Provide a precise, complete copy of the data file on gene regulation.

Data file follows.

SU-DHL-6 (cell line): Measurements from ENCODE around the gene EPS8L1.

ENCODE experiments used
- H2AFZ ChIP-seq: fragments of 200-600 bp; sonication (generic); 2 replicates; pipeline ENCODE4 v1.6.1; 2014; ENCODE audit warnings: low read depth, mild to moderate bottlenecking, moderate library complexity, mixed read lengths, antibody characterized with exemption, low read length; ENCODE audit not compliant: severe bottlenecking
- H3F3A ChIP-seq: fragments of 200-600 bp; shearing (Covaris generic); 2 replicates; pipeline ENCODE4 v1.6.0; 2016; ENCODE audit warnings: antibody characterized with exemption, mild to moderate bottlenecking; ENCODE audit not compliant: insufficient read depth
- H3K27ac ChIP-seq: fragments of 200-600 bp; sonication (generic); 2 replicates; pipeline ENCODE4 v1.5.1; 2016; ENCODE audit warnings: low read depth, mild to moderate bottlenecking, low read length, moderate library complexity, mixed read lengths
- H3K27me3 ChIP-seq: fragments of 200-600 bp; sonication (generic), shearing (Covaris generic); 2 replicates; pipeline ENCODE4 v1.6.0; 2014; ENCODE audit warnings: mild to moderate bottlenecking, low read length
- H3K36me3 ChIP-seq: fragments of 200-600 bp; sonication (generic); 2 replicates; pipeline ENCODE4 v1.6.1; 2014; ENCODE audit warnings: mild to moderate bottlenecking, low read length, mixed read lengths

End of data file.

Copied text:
SU-DHL-6 (cell line): Measurements from ENCODE around the gene EPS8L1.

ENCODE experiments used
- H2AFZ ChIP-seq: fragments of 200-600 bp; sonication (generic); 2 replicates; pipeline ENCODE4 v1.6.1; 2014; ENCODE audit warnings: low read depth, mild to moderate bottlenecking, moderate library complexity, mixed read lengths, antibody characterized with exemption, low read length; ENCODE audit not compliant: severe bottlenecking
- H3F3A ChIP-seq: fragments of 200-600 bp; shearing (Covaris generic); 2 replicates; pipeline ENCODE4 v1.6.0; 2016; ENCODE audit warnings: antibody characterized with exemption, mild to moderate bottlenecking; ENCODE audit not compliant: insufficient read depth
- H3K27ac ChIP-seq: fragments of 200-600 bp; sonication (generic); 2 replicates; pipeline ENCODE4 v1.5.1; 2016; ENCODE audit warnings: low read depth, mild to moderate bottlenecking, low read length, moderate library complexity, mixed read lengths
- H3K27me3 ChIP-seq: fragments of 200-600 bp; sonication (generic), shearing (Covaris generic); 2 replicates; pipeline ENCODE4 v1.6.0; 2014; ENCODE audit warnings: mild to moderate bottlenecking, low read length
- H3K36me3 ChIP-seq: fragments of 200-600 bp; sonication (generic); 2 replicates; pipeline ENCODE4 v1.6.1; 2014; ENCODE audit warnings: mild to moderate bottlenecking, low read length, mixed read lengths